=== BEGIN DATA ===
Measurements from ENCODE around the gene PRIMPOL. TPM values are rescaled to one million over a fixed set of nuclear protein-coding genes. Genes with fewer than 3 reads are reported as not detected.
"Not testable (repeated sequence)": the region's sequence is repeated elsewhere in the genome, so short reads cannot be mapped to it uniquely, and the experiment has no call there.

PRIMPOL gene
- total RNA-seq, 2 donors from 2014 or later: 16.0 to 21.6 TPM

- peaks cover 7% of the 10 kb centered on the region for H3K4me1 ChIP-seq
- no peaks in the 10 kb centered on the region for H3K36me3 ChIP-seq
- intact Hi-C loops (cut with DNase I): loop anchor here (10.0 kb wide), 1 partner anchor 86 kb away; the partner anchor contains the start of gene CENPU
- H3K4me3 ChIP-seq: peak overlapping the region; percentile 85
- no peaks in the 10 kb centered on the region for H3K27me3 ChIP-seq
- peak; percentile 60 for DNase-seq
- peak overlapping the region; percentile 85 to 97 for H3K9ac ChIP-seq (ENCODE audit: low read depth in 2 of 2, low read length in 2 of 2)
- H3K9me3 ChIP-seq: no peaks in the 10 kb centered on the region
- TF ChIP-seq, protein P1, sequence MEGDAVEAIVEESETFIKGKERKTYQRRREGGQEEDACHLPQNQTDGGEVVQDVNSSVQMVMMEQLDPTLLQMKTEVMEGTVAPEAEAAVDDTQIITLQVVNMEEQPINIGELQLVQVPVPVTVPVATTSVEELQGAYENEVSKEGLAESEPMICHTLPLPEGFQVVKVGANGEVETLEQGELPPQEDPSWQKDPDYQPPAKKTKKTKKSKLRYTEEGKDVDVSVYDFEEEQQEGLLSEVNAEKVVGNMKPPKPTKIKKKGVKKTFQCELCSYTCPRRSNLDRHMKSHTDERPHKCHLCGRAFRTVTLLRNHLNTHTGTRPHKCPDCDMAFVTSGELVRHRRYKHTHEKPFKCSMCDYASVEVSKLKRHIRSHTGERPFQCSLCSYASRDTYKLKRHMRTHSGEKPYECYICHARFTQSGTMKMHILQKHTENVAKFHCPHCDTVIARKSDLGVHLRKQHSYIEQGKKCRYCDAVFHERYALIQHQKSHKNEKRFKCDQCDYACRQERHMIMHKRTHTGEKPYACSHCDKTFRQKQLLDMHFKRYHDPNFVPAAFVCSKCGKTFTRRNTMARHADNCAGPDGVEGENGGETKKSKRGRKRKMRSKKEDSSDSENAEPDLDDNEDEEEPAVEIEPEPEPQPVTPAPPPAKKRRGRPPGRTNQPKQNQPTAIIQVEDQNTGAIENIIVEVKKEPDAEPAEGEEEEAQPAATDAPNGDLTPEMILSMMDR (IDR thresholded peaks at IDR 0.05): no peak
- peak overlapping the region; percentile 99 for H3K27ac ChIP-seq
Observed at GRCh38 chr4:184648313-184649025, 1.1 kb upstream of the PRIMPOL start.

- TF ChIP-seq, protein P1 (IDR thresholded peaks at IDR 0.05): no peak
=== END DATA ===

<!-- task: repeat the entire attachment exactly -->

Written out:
Measurements from ENCODE around the gene PRIMPOL. TPM values are rescaled to one million over a fixed set of nuclear protein-coding genes. Genes with fewer than 3 reads are reported as not detected.
"Not testable (repeated sequence)": the region's sequence is repeated elsewhere in the genome, so short reads cannot be mapped to it uniquely, and the experiment has no call there.

PRIMPOL gene
- total RNA-seq, 2 donors from 2014 or later: 16.0 to 21.6 TPM

- peaks cover 7% of the 10 kb centered on the region for H3K4me1 ChIP-seq
- no peaks in the 10 kb centered on the region for H3K36me3 ChIP-seq
- intact Hi-C loops (cut with DNase I): loop anchor here (10.0 kb wide), 1 partner anchor 86 kb away; the partner anchor contains the start of gene CENPU
- H3K4me3 ChIP-seq: peak overlapping the region; percentile 85
- no peaks in the 10 kb centered on the region for H3K27me3 ChIP-seq
- peak; percentile 60 for DNase-seq
- peak overlapping the region; percentile 85 to 97 for H3K9ac ChIP-seq (ENCODE audit: low read depth in 2 of 2, low read length in 2 of 2)
- H3K9me3 ChIP-seq: no peaks in the 10 kb centered on the region
- TF ChIP-seq, protein P1, sequence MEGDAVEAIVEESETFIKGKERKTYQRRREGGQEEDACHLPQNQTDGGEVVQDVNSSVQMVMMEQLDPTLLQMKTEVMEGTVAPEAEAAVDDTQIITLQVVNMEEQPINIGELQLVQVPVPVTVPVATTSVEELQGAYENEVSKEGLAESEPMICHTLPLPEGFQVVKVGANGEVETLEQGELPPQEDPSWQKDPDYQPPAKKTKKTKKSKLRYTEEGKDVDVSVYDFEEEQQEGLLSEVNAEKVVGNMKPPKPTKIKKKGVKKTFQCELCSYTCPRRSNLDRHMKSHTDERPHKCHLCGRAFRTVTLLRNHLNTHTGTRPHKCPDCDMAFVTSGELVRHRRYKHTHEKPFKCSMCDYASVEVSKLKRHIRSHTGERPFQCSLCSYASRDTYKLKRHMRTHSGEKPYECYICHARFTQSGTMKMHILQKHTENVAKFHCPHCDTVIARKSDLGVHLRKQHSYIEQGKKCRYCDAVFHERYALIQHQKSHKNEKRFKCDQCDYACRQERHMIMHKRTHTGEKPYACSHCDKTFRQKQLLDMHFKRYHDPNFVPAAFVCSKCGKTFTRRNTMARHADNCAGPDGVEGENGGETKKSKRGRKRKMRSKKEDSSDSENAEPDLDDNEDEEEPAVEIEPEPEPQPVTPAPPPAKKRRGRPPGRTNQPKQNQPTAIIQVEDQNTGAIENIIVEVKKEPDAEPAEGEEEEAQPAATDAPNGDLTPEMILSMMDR (IDR thresholded peaks at IDR 0.05): no peak
- peak overlapping the region; percentile 99 for H3K27ac ChIP-seq
Observed at GRCh38 chr4:184648313-184649025, 1.1 kb upstream of the PRIMPOL start.

- TF ChIP-seq, protein P1 (IDR thresholded peaks at IDR 0.05): no peak